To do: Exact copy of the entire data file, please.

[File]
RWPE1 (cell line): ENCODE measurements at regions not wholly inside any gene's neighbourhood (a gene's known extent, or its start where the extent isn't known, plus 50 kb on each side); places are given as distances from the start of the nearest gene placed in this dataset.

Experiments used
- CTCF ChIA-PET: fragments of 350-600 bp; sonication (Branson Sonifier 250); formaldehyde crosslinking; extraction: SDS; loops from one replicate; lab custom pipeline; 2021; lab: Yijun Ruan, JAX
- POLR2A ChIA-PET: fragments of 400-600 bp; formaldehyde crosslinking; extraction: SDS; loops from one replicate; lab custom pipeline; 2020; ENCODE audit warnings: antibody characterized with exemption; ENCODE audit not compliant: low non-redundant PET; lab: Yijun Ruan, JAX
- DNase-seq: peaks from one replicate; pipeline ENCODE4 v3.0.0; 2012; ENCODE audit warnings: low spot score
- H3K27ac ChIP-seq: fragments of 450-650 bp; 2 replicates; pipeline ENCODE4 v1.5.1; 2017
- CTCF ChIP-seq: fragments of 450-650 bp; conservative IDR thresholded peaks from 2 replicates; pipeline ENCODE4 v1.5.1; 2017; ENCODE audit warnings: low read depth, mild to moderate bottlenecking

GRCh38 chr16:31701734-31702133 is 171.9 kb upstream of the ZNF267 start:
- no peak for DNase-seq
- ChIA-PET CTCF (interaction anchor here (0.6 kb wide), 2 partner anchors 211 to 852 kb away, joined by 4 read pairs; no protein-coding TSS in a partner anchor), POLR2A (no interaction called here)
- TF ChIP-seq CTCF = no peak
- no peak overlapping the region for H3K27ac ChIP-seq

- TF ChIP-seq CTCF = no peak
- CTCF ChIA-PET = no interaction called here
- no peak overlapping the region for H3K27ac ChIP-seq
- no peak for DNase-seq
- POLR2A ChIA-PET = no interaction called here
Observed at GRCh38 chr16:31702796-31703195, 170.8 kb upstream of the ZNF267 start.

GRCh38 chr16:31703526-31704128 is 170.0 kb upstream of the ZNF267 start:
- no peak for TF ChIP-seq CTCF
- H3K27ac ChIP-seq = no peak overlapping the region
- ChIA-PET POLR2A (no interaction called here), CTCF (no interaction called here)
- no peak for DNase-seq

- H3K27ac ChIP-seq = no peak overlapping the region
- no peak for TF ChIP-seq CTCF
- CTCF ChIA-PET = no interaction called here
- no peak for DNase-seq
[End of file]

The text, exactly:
RWPE1 (cell line): ENCODE measurements at regions not wholly inside any gene's neighbourhood (a gene's known extent, or its start where the extent isn't known, plus 50 kb on each side); places are given as distances from the start of the nearest gene placed in this dataset.

Experiments used
- CTCF ChIA-PET: fragments of 350-600 bp; sonication (Branson Sonifier 250); formaldehyde crosslinking; extraction: SDS; loops from one replicate; lab custom pipeline; 2021; lab: Yijun Ruan, JAX
- POLR2A ChIA-PET: fragments of 400-600 bp; formaldehyde crosslinking; extraction: SDS; loops from one replicate; lab custom pipeline; 2020; ENCODE audit warnings: antibody characterized with exemption; ENCODE audit not compliant: low non-redundant PET; lab: Yijun Ruan, JAX
- DNase-seq: peaks from one replicate; pipeline ENCODE4 v3.0.0; 2012; ENCODE audit warnings: low spot score
- H3K27ac ChIP-seq: fragments of 450-650 bp; 2 replicates; pipeline ENCODE4 v1.5.1; 2017
- CTCF ChIP-seq: fragments of 450-650 bp; conservative IDR thresholded peaks from 2 replicates; pipeline ENCODE4 v1.5.1; 2017; ENCODE audit warnings: low read depth, mild to moderate bottlenecking

GRCh38 chr16:31701734-31702133 is 171.9 kb upstream of the ZNF267 start:
- no peak for DNase-seq
- ChIA-PET CTCF (interaction anchor here (0.6 kb wide), 2 partner anchors 211 to 852 kb away, joined by 4 read pairs; no protein-coding TSS in a partner anchor), POLR2A (no interaction called here)
- TF ChIP-seq CTCF = no peak
- no peak overlapping the region for H3K27ac ChIP-seq

- TF ChIP-seq CTCF = no peak
- CTCF ChIA-PET = no interaction called here
- no peak overlapping the region for H3K27ac ChIP-seq
- no peak for DNase-seq
- POLR2A ChIA-PET = no interaction called here
Observed at GRCh38 chr16:31702796-31703195, 170.8 kb upstream of the ZNF267 start.

GRCh38 chr16:31703526-31704128 is 170.0 kb upstream of the ZNF267 start:
- no peak for TF ChIP-seq CTCF
- H3K27ac ChIP-seq = no peak overlapping the region
- ChIA-PET POLR2A (no interaction called here), CTCF (no interaction called here)
- no peak for DNase-seq

- H3K27ac ChIP-seq = no peak overlapping the region
- no peak for TF ChIP-seq CTCF
- CTCF ChIA-PET = no interaction called here
- no peak for DNase-seq